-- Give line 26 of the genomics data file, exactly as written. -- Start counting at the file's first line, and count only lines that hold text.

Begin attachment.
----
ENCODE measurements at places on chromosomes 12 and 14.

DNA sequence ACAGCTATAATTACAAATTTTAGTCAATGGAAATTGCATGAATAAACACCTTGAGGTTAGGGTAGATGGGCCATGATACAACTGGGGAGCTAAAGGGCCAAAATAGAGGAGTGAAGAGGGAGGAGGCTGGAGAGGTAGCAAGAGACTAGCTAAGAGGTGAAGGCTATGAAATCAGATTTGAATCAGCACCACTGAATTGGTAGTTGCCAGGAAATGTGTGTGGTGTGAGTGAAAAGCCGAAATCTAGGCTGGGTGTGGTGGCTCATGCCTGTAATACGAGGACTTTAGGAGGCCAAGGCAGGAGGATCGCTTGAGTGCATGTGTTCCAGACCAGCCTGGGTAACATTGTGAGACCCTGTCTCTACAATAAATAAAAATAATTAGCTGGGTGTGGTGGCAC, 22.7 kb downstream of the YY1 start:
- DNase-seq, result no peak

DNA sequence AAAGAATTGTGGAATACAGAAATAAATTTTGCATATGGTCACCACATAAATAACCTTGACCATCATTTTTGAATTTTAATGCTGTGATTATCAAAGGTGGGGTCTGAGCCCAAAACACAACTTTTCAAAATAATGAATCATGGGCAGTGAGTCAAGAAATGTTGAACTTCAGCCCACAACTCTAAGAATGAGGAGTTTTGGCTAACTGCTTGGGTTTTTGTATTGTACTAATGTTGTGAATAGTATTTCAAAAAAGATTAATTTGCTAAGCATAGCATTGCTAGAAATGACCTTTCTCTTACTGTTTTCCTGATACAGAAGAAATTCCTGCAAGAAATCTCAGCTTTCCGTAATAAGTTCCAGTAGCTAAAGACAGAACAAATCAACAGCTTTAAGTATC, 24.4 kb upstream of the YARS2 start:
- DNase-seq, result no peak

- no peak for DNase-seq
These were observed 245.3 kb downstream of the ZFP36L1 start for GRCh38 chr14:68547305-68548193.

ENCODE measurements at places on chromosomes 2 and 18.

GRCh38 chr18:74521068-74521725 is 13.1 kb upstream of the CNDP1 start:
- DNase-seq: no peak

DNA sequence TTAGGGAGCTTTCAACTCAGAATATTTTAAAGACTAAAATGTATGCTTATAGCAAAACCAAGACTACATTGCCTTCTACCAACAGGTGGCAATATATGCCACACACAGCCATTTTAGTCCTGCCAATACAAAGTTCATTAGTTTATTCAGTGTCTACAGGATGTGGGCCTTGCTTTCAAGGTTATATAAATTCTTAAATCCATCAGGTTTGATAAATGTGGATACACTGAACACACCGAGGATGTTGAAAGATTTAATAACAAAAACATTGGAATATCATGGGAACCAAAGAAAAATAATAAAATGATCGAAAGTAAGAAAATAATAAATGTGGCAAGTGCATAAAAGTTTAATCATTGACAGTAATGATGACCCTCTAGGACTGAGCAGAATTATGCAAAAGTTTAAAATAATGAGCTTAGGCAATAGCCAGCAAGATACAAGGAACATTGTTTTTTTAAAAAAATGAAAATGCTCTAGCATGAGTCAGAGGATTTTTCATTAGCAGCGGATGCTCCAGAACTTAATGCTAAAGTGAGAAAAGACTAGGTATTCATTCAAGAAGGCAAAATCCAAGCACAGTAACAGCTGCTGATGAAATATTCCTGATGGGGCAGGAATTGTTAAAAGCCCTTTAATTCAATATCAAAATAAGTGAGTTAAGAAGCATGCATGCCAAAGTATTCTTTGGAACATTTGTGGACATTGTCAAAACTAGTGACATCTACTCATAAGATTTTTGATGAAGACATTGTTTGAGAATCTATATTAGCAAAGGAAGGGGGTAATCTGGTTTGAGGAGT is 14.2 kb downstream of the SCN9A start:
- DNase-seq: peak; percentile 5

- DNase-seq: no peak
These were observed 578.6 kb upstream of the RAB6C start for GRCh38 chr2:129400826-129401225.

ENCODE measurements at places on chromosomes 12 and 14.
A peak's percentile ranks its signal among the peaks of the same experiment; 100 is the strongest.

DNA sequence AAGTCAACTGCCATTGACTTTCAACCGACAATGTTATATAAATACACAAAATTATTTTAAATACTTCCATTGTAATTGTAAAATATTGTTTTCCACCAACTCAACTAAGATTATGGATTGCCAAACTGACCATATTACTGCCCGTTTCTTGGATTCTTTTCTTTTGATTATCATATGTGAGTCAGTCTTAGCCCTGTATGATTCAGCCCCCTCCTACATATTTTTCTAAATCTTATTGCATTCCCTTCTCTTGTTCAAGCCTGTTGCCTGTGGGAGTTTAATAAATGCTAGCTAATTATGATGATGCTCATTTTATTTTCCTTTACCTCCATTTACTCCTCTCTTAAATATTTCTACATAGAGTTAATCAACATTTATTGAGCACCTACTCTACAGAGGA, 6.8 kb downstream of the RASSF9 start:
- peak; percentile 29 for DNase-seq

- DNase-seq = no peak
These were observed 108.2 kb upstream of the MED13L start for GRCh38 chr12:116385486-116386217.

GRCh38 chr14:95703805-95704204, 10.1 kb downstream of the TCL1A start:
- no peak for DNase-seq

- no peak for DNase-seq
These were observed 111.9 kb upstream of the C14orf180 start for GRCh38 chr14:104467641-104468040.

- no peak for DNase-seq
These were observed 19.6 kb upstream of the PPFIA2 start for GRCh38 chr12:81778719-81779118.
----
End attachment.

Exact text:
These were observed 19.6 kb upstream of the PPFIA2 start for GRCh38 chr12:81778719-81779118.